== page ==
Until 2022, Putnam County was home to four nature preserves, including the 157-acre Fern Cliff Nature Preserve, a retired sandstone quarry from which the sand that created the first green-colored Coca-Cola bottles came. Dwarfing Fern Cliff, the 570-acre Fern Station Nature Preserve will become a fifth area of protected Putnam County land thanks to years of effort by the Central Indiana Land Trust.
In August, 2022, the Friends of the Park board hosted Central Indiana Land Trust Assistant Director Stacy Cachules and the Trust’s Land Protection Manager, Stephanie Paine Crossin, to learn about plans to create the Fern Station Nature Preserve. They explained the plan calls for five unrestricted acres, of the 570, to accommodate events, parking and other locally generated ideas. The duo said it is unusual to gain access to 570 acres at one time. The Trust normally protects land in 40- to 100-acre parcels; however, it has been talking with the owner of the Fern Station land for more than 15 years.
Fern Station is the Trust’s largest single land purchase in its more than 30-year history. It received a $3.1 million $3-to-$1 matching grant from the Indiana Department of Natural Resources’ Benjamin Harrison Trust. The Nature Conservancy pledged part of the needed matching funds, and the Trust successfully tapped local, state and regional sources for the balance. Putnam Parks & Pathways, the City of Greencastle and others wrote letters of support for the Trust’s grant application, which helped the application’s score with the IDNR.
At the meeting, the Trust staffers distributed a map of its “Snake Creek Conservation Area,” noting where Fern Cliff Nature Preserve is and where Fern Station Nature Preserve will be. The goal is to purchase all Snake Creek Conservation Area land, in time, to protect it forever. It will own the Fern Station land as of June 1, 2023, and make it a “state dedicated nature preserve” to receive the maximum amount of protection.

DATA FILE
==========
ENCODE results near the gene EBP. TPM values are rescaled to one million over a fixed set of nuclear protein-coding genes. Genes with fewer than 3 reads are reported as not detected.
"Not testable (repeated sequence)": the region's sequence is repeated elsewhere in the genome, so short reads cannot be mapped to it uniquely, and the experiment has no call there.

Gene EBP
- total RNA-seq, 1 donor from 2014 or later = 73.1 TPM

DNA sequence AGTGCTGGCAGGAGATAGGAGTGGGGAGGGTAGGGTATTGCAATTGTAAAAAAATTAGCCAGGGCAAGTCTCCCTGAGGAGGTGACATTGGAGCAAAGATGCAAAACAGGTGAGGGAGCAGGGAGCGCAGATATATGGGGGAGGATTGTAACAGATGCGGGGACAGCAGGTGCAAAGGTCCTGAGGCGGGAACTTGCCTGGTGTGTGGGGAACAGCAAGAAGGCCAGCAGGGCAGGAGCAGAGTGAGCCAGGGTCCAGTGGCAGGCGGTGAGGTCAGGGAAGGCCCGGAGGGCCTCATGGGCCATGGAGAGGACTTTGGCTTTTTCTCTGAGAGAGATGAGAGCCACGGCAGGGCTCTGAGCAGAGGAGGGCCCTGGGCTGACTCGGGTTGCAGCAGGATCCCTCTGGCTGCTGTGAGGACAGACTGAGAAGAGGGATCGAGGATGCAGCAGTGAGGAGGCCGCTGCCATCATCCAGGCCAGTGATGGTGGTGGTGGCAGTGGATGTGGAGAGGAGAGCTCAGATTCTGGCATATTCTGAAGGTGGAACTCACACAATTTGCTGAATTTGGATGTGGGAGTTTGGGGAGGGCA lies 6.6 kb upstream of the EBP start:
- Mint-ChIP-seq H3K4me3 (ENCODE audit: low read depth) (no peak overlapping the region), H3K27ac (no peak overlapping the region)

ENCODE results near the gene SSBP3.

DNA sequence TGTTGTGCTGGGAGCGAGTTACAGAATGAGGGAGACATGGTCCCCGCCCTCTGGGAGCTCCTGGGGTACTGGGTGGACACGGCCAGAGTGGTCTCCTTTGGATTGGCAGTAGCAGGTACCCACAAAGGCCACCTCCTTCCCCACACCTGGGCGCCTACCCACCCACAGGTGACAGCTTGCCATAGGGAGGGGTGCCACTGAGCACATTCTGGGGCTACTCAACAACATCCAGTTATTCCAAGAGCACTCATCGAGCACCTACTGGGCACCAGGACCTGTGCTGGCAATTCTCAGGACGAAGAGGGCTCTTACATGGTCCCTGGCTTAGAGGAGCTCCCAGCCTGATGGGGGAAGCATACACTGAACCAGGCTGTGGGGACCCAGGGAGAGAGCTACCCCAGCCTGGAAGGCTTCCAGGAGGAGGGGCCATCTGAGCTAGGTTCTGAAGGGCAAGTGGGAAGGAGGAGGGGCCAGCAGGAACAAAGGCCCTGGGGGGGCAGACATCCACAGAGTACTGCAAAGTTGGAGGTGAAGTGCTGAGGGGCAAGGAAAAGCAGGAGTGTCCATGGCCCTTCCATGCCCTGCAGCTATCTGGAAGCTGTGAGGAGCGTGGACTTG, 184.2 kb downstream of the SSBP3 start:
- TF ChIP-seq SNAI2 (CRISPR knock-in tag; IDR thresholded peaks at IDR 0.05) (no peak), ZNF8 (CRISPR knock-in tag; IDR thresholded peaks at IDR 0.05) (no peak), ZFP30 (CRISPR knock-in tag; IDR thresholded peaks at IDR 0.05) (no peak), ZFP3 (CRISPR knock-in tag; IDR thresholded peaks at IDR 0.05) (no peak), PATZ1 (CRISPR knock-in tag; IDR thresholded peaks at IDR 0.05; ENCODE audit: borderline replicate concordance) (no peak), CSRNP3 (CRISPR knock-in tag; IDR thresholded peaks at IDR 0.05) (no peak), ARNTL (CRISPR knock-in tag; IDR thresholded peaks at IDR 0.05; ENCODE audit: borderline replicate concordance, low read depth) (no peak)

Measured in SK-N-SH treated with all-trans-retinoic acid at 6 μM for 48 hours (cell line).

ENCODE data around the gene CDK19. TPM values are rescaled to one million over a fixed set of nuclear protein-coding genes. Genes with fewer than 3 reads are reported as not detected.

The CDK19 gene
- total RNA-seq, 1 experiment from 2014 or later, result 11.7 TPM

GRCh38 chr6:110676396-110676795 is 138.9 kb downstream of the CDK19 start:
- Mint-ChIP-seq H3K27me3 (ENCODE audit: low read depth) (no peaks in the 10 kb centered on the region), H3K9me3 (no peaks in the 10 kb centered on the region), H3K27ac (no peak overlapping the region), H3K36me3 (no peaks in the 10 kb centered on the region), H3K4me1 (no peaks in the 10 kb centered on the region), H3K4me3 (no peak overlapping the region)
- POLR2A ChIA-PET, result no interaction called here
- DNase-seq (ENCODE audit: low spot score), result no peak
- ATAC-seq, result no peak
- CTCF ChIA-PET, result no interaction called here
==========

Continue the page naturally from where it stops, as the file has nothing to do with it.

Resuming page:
The nearly 600 acres of high-quality upland forest is dominated by white oak, beech and hickory trees. The area is rich with woodland species, including Kentucky warbler, wood thrush, Acadian flycatcher and Northern parula. In addition, Fern Station is home to rarer species including cerulean, worm-eating and hooded warbler, broad-winged hawk, and Eastern box turtle. The lushly wooded ravines support a wide variety of ferns and bryophytes with a healthy understory. In addition to supporting important wildlife and plant species, this property also provides an exciting opportunity for outdoor recreation in Putnam County.
Trails will be developed by the Trust, in consultation with the IDNR. It is a requirement for the property to be open to the public; however, installation of trails requires a “scientific assessment and is a long process.” Likely, trail development will begin as “an initial loop and extend from there,” with the preserve open to the public in late 2023 or in 2024.